Gretchen Whitmer: Record And Background
Who is Gretchen Whitmer?
“That woman from Michigan,” Democratic Governor Gretchen Whitmer, raised the ire of President Donald Trump–along with her national profile–in March 2020 amidst the coronavirus pandemic. Already well-known in Michigan as a state legislator, Whitmer won the governor’s race in 2018, running on a platform including healthcare, criminal justice reform, jobs and fixing Michigan’s “damn” roads.
Not one to shy away from conflict, Whitmer often stands toe-to-toe with the GOP-majority state legislature, and she used her line-item veto more in her first year than any Michigan governor before her. She lets her playful side shine in TikTok videos with her daughters, and has transformed the painful past of a college sexual assault into concrete action for survivors. In February 2020, Whitmer delivered the Democratic response to Trump’s State of the Union address.
What does Gretchen Whitmer stand for?
After running as a leader “who isn’t afraid to level with,” the people of Michigan, Whitmer was elected by nearly ten points over her Republican challenger, Attorney General Bill Schuette in 2018, focusing on Flint, the opioid epidemic and the state’s income gap. In addition to working on measures to keep her state safe and healthy during the novel coronavirus pandemic, Gretchen Whitmer emphasizes the following issues as governor:
- Jobs & Economy
- Water & Environment
- Safety, Security, and Justice
- Transparency in Government
What is Gretchen Whitmer’s record as Michigan Governor?
Dubbed “That woman in Michigan,” by Donald Trump amid the devastating coronavirus pandemic, Gretchen Whitmer garnered national attention when Trump told Vice President Mike Pence not to call her as she was not “appreciative” enough of Trump. Whitmer had criticized the dangerous medical supply shortage during the crisis, evident even in the early days of the pandemic.
On March 24, 2020, Whitmer implemented a stay at home order to slow the spread of COVID-19. After Whitmer requested federal disaster relief, Trump demanded praise as a condition of disaster funding; eventually, on March 28, FEMA provided some of the requested aid.
Shining light on how the virus affects African Americans at an alarming rate, on April 9, 2020, Whitmer said:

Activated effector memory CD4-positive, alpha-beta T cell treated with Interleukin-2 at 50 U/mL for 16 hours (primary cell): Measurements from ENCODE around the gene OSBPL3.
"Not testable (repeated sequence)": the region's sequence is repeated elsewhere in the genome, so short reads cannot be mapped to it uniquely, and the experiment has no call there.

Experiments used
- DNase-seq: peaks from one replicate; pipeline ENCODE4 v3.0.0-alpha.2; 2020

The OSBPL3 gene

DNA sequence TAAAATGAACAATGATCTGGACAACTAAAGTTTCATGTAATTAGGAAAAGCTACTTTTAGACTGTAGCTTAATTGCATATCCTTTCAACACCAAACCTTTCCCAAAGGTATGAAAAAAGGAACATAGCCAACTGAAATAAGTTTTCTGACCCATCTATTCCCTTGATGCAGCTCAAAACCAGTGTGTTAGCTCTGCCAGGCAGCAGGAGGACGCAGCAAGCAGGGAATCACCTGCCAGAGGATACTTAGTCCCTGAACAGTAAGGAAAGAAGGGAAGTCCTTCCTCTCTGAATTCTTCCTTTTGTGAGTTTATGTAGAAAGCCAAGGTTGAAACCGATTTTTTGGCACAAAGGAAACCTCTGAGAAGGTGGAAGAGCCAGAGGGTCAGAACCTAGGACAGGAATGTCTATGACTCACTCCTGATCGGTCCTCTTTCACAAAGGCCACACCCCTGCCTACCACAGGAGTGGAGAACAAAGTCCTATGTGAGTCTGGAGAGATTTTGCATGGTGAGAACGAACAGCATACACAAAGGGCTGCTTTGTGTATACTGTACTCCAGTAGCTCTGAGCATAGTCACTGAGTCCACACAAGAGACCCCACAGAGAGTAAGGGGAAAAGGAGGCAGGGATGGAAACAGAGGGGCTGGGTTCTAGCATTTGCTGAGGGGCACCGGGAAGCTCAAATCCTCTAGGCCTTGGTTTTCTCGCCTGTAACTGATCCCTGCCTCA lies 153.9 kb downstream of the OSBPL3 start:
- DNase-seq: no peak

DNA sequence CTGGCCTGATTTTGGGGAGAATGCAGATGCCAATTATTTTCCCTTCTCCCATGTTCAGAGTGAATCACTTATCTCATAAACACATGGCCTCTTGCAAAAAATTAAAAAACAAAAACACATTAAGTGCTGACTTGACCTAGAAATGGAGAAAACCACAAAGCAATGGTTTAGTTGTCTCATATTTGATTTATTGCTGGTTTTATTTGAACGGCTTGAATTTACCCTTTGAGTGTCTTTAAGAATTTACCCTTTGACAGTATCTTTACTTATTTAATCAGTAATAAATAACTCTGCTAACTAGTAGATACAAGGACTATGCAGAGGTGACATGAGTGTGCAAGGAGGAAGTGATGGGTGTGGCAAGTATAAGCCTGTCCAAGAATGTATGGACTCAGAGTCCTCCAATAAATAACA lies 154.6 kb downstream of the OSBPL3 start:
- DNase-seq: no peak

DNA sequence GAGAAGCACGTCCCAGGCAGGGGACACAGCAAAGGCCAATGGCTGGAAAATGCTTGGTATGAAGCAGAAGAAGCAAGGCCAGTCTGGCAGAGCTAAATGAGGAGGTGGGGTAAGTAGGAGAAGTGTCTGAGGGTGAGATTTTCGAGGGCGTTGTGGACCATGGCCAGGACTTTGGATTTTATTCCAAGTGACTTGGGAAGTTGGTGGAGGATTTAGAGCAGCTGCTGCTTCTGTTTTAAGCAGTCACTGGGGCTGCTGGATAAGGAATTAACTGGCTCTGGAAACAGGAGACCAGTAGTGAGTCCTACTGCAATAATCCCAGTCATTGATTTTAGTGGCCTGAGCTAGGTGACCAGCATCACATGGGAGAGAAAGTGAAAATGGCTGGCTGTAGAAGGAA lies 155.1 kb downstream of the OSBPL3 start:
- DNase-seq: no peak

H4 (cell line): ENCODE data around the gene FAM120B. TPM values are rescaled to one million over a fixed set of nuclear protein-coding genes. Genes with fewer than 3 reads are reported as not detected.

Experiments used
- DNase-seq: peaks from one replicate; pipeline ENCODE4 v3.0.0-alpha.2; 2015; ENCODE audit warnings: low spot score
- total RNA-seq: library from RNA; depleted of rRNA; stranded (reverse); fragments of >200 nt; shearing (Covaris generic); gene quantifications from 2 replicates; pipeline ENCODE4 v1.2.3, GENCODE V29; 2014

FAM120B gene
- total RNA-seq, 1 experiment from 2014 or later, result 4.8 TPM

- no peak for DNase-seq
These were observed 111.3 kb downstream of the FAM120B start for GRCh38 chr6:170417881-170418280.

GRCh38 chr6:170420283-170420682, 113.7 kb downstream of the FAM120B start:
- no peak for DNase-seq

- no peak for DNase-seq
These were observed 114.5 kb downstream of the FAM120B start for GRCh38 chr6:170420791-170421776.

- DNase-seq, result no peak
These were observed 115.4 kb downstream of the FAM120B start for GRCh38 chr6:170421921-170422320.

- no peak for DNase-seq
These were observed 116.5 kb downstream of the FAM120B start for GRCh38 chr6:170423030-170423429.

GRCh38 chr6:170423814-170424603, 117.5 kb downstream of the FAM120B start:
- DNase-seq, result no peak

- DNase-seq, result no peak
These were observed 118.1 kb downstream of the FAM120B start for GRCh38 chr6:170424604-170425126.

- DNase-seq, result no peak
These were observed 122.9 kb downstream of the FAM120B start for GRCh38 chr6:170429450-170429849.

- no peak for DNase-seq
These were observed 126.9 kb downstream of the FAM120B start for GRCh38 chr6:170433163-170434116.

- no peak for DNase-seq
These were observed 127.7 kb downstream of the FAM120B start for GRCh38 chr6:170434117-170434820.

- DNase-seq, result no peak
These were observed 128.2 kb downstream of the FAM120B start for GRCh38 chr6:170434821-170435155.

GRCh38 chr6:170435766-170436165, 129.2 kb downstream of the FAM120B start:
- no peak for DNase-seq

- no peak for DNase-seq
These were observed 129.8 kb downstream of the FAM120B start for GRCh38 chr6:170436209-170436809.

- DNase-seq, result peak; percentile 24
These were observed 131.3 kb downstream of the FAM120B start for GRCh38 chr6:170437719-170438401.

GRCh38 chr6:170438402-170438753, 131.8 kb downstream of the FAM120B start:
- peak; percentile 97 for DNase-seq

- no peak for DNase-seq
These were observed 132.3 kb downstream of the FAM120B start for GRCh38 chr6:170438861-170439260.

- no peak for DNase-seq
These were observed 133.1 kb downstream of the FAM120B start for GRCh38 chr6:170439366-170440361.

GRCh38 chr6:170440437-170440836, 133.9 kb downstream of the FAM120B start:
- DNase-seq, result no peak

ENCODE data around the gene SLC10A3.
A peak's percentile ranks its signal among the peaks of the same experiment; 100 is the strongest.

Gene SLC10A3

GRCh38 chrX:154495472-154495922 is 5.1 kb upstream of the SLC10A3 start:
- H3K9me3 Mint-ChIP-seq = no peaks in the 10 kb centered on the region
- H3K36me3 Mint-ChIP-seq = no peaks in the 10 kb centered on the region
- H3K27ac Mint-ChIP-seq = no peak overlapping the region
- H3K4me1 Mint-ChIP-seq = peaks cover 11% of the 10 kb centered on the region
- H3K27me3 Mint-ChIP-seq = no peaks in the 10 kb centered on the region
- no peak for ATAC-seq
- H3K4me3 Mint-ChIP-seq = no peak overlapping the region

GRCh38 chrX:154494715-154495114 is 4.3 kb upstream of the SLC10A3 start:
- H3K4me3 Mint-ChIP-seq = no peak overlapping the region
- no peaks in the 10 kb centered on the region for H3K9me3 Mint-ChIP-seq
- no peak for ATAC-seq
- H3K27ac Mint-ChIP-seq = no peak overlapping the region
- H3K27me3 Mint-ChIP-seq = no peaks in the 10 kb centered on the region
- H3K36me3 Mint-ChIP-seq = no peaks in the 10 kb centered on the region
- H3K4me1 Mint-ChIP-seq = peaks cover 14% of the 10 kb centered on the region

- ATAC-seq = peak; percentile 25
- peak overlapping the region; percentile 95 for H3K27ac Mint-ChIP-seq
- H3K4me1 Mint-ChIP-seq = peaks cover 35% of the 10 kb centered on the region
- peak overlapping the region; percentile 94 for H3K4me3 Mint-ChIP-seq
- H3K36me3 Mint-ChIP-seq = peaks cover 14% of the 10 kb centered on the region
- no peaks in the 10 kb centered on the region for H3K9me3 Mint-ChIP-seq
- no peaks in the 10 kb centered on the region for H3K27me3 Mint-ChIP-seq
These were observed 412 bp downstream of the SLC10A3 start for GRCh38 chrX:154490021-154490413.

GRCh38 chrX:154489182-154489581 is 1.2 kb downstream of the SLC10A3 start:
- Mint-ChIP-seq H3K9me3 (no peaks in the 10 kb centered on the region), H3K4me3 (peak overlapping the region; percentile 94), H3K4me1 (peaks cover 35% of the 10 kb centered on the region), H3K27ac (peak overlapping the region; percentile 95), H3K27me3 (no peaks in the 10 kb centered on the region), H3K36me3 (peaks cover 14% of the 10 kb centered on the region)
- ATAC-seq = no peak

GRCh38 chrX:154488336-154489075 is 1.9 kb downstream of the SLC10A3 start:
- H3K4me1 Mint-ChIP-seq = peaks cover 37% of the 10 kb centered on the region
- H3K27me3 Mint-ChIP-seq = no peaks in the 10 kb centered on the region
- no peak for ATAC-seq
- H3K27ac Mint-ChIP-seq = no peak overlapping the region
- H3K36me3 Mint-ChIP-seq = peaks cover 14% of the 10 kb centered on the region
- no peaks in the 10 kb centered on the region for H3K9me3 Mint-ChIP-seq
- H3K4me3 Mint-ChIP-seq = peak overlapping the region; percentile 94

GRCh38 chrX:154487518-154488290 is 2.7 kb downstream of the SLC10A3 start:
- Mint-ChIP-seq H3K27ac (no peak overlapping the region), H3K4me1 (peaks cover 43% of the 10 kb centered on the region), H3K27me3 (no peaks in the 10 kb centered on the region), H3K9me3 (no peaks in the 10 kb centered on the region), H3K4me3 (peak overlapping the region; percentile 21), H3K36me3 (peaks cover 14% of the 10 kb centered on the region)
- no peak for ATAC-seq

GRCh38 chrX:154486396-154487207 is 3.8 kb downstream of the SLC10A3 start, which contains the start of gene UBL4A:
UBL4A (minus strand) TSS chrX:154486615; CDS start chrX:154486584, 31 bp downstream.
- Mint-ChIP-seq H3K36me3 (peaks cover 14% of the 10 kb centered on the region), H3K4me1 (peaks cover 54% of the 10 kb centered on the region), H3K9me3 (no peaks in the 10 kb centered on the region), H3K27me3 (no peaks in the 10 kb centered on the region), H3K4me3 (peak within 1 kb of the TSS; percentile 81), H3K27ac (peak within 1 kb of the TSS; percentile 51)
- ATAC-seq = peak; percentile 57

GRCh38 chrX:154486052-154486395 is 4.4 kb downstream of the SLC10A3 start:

“As of today, over 40% of COVID-19 deaths in Michigan are African Americans, but only 14% of Michiganders are African Americans.” Whitmer introduced The Michigan Coronavirus Task Force on Racial Disparities to address this deadly, disproportionate rate.”
On April 16, “protestors” gathered in state capital Lansing to voice their displeasure with public health restrictions, and chanted “Lock her up,” referring to the Governor. Subsequent investigative reporting, however, revealed that far from the organic rebellion over the liberty to infect themselves and others with a deadly virus, this protest and the ones that followed were pushed by rightwing, wealthy groups, including a group funded by the family of Michigan’s very own, U.S. Education Secretary Betsy DeVos. A later poll showed the majority of Michiganders support the coronavirus measures.
On April 24, 2020, the Republican Michigan State Legislature, in an in-person session despite the stay-at-home order, moved to limit Whitmer’s powers as governor during the emergency and review her coronavirus response, creating a bipartisan committee to do so. Whitmer will veto any bills limiting gubernatorial power during a crisis, and criticized the action as “blatantly political.” She said if they’re at the statehouse, “they should be focused on making sure that people who have lost their jobs have access to health care and paid sick leave.”
Still in her first term, Whitmer is no stranger to Republican opposition. With a GOP-majority state House and Senate, the Michigan governor used her line-item veto power 147 times by January 2020, a record. Via executive directive, Whitmer expanded overtime pay to 200,000 workers. She attempted to block the construction of an oil pipeline through the pristine Straits of Mackinac, and tried to ban sales of flavored vaping products, an action she took before the Michigan Supreme Court, who declined to reinstate the ban while a vaping industry lawsuit against the state is still pending.